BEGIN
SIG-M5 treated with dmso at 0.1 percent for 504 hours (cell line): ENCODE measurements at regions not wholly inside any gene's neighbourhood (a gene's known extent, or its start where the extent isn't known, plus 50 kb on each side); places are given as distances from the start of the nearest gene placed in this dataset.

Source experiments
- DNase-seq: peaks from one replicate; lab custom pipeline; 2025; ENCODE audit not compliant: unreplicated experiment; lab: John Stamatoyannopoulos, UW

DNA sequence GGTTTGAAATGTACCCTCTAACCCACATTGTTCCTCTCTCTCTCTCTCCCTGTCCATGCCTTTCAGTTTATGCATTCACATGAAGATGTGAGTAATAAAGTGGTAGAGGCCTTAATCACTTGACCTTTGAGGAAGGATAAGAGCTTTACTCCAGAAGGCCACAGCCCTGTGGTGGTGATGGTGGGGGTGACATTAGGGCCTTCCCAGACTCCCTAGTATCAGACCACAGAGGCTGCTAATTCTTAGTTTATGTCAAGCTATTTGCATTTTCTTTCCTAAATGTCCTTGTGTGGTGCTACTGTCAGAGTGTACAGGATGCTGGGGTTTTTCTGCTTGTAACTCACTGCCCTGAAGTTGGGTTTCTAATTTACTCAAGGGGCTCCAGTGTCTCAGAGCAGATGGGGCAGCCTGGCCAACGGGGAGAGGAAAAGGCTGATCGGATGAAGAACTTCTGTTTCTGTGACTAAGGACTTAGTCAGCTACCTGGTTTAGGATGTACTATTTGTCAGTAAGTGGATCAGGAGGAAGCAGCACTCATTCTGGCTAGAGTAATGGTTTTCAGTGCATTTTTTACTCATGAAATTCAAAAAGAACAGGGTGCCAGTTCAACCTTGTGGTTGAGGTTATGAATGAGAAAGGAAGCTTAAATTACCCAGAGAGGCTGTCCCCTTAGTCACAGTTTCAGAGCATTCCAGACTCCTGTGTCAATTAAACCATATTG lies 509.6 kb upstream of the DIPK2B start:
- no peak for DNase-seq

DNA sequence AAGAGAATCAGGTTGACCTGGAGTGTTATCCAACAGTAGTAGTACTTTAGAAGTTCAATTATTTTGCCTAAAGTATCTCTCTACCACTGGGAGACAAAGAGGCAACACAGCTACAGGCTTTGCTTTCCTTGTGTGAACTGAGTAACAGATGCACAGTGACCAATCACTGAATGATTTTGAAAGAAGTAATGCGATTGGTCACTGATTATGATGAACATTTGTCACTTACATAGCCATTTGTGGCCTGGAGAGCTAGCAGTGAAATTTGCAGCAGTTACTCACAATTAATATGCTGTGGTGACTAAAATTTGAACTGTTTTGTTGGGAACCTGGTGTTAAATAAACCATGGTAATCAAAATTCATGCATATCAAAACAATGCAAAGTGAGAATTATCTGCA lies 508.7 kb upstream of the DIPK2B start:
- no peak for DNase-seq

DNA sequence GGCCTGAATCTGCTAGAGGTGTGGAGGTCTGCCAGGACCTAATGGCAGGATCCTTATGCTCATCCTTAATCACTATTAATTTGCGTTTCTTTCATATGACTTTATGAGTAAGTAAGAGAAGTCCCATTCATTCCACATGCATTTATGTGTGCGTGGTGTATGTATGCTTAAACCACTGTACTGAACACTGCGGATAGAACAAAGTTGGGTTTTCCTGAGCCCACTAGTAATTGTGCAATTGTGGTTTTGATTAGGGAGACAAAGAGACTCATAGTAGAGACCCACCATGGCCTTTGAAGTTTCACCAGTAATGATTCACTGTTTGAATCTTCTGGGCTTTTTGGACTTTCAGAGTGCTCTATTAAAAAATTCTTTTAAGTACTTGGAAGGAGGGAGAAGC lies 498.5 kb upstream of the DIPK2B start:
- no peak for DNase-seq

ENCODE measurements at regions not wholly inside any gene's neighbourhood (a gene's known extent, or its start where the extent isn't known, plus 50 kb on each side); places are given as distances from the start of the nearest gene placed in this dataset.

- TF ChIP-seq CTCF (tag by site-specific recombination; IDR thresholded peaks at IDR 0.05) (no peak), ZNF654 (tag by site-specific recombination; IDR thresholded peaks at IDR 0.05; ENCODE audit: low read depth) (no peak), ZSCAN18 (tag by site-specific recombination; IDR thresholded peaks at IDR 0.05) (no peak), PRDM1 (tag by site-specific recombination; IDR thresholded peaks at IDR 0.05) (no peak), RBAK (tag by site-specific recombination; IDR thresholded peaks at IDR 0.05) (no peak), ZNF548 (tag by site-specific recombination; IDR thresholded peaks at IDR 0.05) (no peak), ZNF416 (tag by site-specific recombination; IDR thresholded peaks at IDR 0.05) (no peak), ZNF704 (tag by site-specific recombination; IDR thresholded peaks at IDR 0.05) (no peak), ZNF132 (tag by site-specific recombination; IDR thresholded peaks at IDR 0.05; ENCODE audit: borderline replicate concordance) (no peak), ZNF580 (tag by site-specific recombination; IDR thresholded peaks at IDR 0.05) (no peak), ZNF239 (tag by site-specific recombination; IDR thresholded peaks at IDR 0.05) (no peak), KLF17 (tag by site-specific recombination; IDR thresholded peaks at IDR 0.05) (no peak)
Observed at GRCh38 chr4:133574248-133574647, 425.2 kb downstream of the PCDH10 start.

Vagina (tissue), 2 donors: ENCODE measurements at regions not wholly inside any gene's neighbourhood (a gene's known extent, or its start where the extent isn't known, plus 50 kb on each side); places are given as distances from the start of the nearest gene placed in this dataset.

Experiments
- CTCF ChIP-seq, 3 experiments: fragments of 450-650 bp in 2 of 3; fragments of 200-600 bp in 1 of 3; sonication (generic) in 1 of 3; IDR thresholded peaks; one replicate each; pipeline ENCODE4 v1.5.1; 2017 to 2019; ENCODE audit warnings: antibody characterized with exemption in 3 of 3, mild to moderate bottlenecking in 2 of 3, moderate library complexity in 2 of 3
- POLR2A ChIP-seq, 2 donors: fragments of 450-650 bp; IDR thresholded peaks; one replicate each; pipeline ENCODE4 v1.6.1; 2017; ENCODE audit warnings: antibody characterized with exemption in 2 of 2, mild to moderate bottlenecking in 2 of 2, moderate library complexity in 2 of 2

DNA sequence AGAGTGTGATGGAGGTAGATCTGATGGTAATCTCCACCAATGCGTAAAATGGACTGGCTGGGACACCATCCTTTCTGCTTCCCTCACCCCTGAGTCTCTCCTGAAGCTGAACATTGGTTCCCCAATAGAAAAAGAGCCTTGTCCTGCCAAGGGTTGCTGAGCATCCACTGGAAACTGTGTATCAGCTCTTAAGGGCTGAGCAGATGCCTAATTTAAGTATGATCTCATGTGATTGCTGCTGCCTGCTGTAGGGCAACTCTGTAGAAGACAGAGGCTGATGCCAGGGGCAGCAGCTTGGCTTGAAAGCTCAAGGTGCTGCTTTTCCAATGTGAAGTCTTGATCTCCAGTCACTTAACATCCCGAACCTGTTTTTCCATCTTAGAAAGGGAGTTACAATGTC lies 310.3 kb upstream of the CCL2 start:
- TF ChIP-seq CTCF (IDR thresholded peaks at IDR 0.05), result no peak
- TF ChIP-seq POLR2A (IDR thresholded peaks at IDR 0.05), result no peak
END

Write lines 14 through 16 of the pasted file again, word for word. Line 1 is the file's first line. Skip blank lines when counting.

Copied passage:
Experiments
- CTCF ChIP-seq, 3 experiments: fragments of 450-650 bp in 2 of 3; fragments of 200-600 bp in 1 of 3; sonication (generic) in 1 of 3; IDR thresholded peaks; one replicate each; pipeline ENCODE4 v1.5.1; 2017 to 2019; ENCODE audit warnings: antibody characterized with exemption in 3 of 3, mild to moderate bottlenecking in 2 of 3, moderate library complexity in 2 of 3
- POLR2A ChIP-seq, 2 donors: fragments of 450-650 bp; IDR thresholded peaks; one replicate each; pipeline ENCODE4 v1.6.1; 2017; ENCODE audit warnings: antibody characterized with exemption in 2 of 2, mild to moderate bottlenecking in 2 of 2, moderate library complexity in 2 of 2